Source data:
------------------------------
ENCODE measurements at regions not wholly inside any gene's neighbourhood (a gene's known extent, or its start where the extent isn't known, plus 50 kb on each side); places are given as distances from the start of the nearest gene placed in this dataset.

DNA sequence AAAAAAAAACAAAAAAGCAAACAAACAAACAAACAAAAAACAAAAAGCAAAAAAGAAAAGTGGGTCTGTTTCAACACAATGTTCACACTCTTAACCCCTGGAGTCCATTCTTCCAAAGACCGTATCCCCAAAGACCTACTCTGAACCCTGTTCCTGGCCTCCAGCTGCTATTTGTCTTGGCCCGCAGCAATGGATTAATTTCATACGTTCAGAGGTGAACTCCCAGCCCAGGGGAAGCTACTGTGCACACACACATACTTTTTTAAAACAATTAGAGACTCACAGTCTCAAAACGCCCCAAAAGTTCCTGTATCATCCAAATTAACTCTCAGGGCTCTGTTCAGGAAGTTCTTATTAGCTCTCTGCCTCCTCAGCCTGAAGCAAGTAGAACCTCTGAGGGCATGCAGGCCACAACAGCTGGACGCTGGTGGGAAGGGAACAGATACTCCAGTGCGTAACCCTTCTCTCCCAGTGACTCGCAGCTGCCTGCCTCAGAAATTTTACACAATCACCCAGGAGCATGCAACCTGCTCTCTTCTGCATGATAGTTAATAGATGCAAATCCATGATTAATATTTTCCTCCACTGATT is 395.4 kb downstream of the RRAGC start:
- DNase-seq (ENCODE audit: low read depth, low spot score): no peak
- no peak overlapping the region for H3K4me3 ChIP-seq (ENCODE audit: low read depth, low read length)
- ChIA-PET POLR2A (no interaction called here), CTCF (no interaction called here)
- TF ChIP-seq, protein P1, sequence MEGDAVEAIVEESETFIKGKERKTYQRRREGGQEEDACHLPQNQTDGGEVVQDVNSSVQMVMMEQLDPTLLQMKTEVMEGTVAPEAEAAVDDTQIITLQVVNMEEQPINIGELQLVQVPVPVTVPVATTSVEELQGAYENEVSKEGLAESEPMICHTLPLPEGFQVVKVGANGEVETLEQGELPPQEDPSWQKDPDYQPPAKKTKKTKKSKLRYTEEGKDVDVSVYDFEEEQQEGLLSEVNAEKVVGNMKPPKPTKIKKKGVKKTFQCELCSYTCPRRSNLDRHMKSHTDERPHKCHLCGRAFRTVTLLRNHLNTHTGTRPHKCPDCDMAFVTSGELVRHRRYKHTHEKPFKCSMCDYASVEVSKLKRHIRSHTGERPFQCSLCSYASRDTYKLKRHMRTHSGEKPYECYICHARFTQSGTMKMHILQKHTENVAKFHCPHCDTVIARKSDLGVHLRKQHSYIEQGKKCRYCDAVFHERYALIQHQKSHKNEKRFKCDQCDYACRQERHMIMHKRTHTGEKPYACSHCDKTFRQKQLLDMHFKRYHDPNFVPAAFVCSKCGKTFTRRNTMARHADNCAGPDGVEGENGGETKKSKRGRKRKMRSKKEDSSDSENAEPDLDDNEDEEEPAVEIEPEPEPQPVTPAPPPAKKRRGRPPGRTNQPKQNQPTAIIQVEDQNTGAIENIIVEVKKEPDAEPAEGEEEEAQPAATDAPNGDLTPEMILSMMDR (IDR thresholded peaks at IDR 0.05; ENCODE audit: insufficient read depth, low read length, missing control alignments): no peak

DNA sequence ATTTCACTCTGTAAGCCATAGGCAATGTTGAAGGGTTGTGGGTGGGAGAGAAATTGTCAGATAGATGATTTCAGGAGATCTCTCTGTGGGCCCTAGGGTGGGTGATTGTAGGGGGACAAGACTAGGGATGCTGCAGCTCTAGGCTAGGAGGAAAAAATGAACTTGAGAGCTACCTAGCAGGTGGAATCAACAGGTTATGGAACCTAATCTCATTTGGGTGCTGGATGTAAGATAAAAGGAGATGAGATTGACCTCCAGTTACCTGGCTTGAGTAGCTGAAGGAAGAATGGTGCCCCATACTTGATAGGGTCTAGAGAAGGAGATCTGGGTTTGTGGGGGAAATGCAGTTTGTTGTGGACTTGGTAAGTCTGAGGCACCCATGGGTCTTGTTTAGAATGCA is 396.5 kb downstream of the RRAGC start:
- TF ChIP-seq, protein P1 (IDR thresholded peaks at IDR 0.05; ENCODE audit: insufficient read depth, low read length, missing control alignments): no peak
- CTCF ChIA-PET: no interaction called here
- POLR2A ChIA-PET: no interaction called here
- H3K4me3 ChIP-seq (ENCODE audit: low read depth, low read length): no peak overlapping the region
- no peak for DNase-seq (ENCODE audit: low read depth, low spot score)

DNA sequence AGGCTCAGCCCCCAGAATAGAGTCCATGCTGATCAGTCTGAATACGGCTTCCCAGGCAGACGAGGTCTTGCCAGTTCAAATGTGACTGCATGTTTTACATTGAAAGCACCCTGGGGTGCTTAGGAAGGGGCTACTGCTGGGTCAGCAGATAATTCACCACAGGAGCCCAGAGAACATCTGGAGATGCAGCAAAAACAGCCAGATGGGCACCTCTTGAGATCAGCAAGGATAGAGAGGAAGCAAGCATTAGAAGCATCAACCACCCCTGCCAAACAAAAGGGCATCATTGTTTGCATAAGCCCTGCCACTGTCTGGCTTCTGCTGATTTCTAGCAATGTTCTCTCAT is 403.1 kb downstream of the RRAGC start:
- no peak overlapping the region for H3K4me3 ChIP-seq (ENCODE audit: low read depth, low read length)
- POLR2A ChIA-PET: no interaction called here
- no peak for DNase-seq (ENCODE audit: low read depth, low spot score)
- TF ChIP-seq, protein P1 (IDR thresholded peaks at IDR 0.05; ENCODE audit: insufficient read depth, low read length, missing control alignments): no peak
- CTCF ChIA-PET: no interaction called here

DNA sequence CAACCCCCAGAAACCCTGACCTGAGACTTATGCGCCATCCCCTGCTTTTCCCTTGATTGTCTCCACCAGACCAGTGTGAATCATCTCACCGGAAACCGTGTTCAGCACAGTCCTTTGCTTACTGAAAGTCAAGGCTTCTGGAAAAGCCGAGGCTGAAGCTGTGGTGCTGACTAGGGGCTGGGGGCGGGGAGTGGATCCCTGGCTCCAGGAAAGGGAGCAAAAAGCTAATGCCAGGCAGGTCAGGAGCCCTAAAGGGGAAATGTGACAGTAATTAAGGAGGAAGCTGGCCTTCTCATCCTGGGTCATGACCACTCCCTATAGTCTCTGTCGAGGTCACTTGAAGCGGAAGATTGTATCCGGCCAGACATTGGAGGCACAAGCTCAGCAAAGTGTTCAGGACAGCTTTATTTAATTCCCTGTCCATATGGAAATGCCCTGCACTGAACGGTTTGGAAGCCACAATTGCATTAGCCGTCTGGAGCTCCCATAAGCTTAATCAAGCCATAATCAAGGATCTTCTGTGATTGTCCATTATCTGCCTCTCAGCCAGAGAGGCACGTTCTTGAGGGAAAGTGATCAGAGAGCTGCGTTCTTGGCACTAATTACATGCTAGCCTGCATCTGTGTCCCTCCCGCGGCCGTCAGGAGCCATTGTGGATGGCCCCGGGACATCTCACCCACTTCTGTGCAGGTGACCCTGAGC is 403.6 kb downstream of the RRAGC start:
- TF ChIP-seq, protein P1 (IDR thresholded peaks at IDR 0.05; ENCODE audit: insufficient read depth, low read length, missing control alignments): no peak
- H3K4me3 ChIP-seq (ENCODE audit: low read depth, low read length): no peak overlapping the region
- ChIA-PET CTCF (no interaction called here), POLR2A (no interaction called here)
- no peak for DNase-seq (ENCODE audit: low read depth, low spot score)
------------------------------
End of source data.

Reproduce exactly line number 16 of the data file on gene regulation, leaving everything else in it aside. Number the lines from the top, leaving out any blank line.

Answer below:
- no peak for DNase-seq (ENCODE audit: low read depth, low spot score)